The festival received a financial boost from Pittsfield’s Office of Cultural Develop ment, which gave $3,000 to the festival from a competitive eight-year grant the city received from the Mass achusetts Cultural Council. For Megan Whilden, the office’s director, WordxWord exemplifies the kind of growth that she said has helped put the city on the map as one of the state’s main cultural destinations.
“The festival is so innovative and very creative, and does so much for Pittsfield,” Whilden said. “Every time someone comes to the city for a spoken word event or a concert, they discover what else is downtown, from the new shops to the restaurants. It brings positive attention to the city.
And for Whilden, one of the festival’s most appealing aspects is its celebration of the area’s rich history with the arts and writing.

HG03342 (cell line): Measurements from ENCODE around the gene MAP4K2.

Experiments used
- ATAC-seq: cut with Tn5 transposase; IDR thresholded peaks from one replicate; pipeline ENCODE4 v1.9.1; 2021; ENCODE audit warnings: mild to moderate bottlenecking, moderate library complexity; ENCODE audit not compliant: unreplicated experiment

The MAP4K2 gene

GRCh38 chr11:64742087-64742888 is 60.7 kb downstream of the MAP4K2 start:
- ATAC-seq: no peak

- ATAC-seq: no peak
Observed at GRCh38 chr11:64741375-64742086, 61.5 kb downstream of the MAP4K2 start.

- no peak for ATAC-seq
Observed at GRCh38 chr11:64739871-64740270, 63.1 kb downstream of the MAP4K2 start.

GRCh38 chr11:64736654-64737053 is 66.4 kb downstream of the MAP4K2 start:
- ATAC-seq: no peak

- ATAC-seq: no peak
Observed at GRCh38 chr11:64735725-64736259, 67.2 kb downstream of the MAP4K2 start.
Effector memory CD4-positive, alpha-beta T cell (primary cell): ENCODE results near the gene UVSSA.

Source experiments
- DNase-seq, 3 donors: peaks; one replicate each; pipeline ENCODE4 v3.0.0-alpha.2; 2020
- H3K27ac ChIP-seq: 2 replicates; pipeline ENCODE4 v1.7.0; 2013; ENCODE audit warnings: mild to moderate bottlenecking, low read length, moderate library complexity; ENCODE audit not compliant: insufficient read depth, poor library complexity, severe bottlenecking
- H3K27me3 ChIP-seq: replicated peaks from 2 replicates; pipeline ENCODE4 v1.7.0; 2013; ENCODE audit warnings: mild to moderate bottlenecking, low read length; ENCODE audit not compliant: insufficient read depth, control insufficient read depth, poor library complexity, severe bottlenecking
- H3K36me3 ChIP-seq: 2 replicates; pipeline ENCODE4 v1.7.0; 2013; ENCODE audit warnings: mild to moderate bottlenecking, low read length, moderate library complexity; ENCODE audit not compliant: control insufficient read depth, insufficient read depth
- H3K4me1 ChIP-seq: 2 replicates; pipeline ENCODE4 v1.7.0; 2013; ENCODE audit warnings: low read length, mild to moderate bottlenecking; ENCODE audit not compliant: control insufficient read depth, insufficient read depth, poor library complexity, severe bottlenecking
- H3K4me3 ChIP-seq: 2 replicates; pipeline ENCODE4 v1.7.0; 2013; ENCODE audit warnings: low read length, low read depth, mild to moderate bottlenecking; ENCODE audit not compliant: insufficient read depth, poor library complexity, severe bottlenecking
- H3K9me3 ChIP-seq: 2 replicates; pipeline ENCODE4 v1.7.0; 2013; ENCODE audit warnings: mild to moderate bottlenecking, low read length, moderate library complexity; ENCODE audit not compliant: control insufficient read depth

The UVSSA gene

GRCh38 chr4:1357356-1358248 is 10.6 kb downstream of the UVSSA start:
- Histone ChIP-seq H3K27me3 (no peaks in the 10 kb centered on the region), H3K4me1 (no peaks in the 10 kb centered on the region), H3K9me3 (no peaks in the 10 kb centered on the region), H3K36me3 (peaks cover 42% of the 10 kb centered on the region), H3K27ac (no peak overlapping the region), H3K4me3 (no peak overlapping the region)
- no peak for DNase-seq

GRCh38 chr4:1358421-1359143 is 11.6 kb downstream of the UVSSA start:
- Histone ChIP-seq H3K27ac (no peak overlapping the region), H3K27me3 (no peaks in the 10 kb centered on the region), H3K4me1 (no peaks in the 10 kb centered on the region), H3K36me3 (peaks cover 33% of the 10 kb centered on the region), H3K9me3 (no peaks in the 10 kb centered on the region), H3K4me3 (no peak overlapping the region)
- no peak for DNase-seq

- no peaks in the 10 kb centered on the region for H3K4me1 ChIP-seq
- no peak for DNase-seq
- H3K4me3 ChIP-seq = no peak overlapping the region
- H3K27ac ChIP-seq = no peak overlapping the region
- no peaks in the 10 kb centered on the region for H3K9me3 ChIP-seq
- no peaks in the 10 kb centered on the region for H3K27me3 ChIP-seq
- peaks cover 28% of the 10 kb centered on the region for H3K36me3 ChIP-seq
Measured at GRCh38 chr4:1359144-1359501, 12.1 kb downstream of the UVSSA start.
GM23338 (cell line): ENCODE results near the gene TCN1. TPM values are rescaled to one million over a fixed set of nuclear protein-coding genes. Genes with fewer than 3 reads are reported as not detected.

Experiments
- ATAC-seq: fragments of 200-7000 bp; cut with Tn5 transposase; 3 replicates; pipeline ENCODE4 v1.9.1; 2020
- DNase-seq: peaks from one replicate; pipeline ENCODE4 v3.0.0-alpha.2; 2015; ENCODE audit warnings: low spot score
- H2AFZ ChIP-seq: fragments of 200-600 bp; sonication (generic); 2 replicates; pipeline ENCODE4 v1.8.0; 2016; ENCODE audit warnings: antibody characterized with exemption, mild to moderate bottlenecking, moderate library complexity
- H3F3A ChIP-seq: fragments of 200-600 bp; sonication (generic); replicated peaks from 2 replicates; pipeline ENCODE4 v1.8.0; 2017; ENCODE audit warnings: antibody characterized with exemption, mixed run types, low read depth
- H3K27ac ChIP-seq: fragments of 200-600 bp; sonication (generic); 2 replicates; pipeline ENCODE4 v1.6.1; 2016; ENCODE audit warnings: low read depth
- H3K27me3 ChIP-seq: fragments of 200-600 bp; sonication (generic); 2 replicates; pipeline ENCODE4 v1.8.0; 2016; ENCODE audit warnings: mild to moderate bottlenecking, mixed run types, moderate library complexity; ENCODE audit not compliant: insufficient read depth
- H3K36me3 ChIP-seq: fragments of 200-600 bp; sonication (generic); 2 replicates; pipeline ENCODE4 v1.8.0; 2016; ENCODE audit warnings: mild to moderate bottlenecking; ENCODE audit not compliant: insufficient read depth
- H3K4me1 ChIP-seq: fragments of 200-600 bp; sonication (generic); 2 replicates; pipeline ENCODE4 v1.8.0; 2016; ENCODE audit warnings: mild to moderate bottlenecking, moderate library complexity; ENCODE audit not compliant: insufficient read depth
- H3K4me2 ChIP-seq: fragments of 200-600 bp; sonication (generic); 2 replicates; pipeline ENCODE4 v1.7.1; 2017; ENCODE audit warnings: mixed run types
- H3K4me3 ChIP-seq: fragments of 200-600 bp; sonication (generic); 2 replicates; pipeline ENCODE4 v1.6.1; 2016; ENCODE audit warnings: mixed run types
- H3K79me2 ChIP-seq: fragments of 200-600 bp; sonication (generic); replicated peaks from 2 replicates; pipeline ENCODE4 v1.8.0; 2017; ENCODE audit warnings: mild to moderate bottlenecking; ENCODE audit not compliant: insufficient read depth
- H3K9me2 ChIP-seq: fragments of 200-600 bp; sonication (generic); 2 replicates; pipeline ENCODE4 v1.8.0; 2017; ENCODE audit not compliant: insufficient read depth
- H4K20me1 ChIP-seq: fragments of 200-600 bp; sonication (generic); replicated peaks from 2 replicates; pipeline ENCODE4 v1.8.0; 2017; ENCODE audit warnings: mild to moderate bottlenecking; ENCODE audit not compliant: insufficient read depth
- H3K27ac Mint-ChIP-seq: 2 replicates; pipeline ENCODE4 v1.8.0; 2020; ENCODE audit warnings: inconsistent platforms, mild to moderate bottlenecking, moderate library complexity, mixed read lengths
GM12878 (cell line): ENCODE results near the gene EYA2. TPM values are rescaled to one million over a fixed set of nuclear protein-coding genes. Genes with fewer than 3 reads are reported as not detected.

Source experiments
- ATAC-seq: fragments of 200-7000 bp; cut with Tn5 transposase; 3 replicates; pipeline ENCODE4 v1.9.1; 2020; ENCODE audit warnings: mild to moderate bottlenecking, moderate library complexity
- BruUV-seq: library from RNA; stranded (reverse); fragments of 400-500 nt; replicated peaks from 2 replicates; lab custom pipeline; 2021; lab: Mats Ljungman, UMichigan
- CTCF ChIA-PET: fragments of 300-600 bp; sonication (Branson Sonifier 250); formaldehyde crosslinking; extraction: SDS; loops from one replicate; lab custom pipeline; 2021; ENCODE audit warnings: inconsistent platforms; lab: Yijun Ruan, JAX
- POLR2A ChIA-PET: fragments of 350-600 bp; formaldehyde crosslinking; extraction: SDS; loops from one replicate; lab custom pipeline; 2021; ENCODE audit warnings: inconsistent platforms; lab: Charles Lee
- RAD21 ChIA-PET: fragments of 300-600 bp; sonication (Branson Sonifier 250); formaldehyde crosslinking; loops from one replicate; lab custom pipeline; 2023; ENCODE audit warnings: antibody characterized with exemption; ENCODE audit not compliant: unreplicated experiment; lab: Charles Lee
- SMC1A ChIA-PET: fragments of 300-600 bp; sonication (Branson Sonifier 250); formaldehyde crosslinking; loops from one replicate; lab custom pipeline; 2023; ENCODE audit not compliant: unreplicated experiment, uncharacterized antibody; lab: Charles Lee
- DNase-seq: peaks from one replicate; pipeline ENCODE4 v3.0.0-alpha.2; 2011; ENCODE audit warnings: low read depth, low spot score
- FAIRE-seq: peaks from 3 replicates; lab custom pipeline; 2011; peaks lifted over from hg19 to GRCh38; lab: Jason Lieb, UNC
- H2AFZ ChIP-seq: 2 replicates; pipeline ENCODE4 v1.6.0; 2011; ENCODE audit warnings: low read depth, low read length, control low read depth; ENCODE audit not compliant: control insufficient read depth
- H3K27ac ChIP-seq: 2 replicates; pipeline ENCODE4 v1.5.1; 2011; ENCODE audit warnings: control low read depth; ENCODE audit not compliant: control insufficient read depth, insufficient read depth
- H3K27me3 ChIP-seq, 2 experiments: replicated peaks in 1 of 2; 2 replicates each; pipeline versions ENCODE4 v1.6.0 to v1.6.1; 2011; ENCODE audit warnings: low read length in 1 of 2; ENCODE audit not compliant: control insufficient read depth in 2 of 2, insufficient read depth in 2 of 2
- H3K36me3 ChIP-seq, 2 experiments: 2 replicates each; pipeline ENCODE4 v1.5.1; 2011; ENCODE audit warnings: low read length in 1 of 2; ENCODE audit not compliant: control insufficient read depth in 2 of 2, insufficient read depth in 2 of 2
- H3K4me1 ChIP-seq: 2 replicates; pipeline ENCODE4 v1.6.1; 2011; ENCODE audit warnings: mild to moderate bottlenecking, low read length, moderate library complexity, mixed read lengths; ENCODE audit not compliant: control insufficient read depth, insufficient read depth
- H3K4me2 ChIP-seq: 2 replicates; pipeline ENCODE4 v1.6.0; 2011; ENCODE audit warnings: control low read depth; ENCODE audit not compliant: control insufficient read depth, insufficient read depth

“We are all using words all the time, and the language that we use and the words that we use can be so powerful and transformative, funny and surprising,” she said, adding that the festival “makes the community more aware and excited about language and literacy.”
An examination of the use of language is exactly what the women behind the Pittsfield-based WAM Theatre hope to explore over the course of the week. Leigh Strimbeck, artistic adviser and co-founder of the theater company, which is officially an artist-in-residence at the festival, will be directing and conceiving a performance piece called “like/unlike” that will explore the influence of social media on the lives of women.
With no script written, Strimbeck will work with four professional actors during rehearsals open to the public at the Upstairs of Spice Dragon at 297 North St. They will work together to create the piece that will be staged in a workshop performance next Friday at 8 p.m.
“The festival is so interesting because how we use words now is changing so rapidly,” Strimbeck said. “A lot of social media is done through the use of words — language is how we relate to each other, our choice of language and what words we use really impact how we see each other.”